The best way to get shunned is to show up and shout your stuff.

The conversation is shifting, away from your website and onto social networks. Be it Twitter, Facebook, Reddit, Digg, or wherever. Fact of the matter is that you can't continue to hide from this reality. Rather you need to engage the people that drive conversations and discussions surrounding your interest so that you build up awareness about you, your product, or your service with them.

One thing I continue to hear in meetings and discussions is something to the effect of:

If we find relevant blog posts [about our product] we should leave a comment and mention our product.

Stop with that nonsense. The proper way to engage a community is to participate in it, regularly, and genuinely. Forum participants have known this for years, you don't just go to a forum and ask a question. A lot of times it will go unanswered or the answers will be very limited. The most effective way to get good response to a post is to participate in the community which you want to participate in your stuff. Make sense?

Don't just go find blog posts and tweeps and groups that talk about your service, or the buzzword you're after and try to show off your stuff. It will decrease your rapport, make you look like a spammer and generally turn people off. Instead you should engage the community before you need them. Seriously, and honestly participate in the interests of the members that are already established. Besides honestly participating in whatever industry you're a part of, you also need to use the tools you want people to use to help you elevate your brand/product/persona. E.g. Don't sign up for a social network account, just to reach a certain individual; you need to use the tool properly and consistently.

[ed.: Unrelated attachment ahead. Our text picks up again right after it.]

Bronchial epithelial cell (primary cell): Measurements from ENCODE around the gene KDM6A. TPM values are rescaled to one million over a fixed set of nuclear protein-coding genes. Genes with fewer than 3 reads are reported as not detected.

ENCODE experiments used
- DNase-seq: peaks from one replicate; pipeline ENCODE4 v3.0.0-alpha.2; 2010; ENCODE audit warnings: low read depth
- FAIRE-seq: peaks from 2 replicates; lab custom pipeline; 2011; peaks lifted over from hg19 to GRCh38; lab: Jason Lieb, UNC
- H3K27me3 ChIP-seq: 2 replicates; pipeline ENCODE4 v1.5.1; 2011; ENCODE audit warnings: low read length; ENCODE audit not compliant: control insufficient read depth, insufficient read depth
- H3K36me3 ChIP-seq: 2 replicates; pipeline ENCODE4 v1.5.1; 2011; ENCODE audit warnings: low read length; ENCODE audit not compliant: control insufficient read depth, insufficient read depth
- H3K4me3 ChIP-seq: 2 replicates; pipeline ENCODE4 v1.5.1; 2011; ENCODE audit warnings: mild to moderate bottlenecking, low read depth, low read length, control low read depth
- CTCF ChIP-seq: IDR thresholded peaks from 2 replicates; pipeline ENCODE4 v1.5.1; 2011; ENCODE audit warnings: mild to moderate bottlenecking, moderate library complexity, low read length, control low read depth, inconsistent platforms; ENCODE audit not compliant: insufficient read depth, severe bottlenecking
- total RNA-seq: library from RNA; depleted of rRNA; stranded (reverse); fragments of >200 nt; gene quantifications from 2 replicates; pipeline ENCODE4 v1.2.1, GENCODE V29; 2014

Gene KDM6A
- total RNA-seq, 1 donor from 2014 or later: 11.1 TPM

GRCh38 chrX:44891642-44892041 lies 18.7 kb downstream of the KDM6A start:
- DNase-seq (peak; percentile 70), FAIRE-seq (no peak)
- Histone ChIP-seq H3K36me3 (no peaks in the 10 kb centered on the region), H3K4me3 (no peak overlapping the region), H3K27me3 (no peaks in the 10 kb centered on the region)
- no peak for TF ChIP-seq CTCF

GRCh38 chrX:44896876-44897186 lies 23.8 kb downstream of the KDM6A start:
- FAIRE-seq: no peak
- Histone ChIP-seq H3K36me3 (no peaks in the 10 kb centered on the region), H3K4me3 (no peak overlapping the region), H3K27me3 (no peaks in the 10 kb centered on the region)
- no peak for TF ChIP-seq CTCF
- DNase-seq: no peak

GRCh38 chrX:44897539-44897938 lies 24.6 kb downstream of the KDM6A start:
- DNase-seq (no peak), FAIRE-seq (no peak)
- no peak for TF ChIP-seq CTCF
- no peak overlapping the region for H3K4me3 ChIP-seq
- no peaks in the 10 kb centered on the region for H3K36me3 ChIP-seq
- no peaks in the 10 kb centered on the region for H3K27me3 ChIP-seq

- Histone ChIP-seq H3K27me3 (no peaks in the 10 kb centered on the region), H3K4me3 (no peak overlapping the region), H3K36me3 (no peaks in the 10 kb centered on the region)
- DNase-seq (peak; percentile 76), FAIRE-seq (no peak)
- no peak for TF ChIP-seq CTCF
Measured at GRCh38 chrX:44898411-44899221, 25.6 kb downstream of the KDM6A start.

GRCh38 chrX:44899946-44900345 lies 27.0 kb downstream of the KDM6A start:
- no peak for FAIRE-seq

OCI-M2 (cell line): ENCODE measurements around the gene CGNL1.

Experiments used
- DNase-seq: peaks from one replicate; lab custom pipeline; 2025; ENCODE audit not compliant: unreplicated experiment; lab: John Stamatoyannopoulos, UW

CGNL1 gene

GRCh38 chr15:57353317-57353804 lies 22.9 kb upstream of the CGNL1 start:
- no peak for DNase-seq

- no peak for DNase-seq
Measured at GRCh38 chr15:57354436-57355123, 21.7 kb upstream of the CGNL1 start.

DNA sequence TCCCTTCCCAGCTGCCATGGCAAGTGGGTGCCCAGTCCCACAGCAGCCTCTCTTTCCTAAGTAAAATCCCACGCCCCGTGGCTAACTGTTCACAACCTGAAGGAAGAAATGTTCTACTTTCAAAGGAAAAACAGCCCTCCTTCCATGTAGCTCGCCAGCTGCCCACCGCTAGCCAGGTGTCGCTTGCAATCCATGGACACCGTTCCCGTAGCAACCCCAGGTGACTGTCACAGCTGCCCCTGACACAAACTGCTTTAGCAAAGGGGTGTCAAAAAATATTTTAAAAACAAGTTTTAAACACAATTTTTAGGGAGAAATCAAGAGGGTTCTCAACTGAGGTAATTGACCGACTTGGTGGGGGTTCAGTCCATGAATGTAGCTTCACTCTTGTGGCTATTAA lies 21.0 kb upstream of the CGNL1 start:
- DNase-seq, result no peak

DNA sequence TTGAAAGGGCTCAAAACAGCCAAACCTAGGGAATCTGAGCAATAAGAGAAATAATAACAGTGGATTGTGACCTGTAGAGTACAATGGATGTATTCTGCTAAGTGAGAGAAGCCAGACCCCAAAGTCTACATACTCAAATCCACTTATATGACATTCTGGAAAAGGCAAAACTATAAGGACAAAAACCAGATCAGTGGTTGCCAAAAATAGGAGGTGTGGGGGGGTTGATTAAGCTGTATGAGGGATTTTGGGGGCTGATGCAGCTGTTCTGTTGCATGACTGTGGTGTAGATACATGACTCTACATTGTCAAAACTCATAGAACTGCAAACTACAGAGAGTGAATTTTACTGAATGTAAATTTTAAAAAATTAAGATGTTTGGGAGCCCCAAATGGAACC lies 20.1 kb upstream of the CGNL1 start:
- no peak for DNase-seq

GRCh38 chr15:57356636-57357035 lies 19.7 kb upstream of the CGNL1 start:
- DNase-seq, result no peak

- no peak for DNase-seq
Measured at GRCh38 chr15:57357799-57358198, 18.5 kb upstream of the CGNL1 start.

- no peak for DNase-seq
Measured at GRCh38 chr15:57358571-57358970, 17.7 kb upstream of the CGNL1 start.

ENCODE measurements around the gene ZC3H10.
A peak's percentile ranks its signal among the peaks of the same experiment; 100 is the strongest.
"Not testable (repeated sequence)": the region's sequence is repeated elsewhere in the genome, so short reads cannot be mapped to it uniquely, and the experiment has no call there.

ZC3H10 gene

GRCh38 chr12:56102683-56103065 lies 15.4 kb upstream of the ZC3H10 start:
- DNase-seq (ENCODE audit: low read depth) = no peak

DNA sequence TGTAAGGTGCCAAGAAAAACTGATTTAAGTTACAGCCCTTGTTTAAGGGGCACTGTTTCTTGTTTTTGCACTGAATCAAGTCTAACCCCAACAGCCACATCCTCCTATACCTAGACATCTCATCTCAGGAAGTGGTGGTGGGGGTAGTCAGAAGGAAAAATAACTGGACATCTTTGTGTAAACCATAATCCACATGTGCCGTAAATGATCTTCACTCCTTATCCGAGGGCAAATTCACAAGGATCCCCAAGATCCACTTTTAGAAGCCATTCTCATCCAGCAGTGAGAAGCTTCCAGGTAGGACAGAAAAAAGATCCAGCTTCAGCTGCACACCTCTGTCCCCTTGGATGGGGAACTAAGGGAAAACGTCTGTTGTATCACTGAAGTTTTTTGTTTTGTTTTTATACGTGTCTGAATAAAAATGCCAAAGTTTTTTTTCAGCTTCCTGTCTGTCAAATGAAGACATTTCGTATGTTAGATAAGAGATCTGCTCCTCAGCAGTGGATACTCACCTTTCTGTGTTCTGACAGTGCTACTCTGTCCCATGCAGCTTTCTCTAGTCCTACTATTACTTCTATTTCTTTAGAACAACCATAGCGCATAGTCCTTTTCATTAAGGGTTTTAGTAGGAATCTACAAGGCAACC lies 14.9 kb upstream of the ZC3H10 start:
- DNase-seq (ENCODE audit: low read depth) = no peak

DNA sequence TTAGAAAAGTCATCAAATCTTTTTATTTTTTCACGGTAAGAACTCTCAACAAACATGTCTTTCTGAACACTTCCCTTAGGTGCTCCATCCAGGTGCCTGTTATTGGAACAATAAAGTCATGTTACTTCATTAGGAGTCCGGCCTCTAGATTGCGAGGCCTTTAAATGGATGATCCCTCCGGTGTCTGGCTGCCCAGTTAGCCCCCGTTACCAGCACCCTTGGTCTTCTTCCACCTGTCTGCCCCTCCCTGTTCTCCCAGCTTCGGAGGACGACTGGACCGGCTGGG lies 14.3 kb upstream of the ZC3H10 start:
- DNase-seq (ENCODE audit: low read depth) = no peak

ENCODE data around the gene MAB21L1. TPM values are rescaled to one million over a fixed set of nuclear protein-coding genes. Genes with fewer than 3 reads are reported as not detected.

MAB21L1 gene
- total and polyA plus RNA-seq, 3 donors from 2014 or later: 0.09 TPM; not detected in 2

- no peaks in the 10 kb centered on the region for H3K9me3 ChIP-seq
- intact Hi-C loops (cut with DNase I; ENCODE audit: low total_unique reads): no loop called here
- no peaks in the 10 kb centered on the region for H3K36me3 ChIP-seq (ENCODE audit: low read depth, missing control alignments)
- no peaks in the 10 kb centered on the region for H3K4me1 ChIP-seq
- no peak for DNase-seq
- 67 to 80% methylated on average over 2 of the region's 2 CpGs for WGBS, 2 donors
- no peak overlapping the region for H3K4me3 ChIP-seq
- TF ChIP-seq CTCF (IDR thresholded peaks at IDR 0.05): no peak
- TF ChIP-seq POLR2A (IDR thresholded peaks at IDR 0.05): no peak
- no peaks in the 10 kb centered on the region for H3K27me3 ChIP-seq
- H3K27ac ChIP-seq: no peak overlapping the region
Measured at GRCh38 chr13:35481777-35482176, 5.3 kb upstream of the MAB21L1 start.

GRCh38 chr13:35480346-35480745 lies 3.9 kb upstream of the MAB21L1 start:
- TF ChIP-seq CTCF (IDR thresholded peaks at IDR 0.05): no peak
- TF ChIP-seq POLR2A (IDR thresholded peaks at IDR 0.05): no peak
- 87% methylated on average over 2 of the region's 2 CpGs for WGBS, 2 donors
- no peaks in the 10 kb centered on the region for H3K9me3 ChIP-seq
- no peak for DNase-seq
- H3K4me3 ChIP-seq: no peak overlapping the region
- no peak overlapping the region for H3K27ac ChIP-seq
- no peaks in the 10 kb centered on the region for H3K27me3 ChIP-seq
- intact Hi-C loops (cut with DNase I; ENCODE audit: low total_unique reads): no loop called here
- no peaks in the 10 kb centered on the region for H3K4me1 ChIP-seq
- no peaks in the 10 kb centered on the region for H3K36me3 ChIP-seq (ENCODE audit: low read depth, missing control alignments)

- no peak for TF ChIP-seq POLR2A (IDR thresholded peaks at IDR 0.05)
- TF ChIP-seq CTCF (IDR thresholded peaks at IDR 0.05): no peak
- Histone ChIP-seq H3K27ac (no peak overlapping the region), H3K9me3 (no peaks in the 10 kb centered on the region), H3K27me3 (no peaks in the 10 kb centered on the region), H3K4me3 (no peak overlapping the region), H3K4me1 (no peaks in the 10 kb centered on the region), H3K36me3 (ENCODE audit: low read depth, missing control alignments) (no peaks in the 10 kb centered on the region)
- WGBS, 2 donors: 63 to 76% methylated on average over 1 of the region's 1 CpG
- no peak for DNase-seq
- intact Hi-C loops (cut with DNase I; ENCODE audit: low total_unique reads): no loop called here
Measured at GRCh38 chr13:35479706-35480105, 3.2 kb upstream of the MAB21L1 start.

Leaving a comment touting your service/product/widget, on a blogpost where you've never posted before can be okay if you happen to have a rapport already established in said circles. For example, if you leave a comment on a blog, and provide a link back, the link should show that you are a regular participant of the community. Otherwise the author or blog admin may quickly assume you're a marketer or spammer and ignore you and probably subsequent posts. Instead you need to build up what could be compared to street cred. Its all about social capital.

Social Capital is like your savings account, you can't just go to your bank when you need money and get it out if you haven't been putting it away to begin with. It isn't there and you'll come out empty handed. This is why you see a lot of blogs that are run by an individual, even if the individual is in fact representing an organization.

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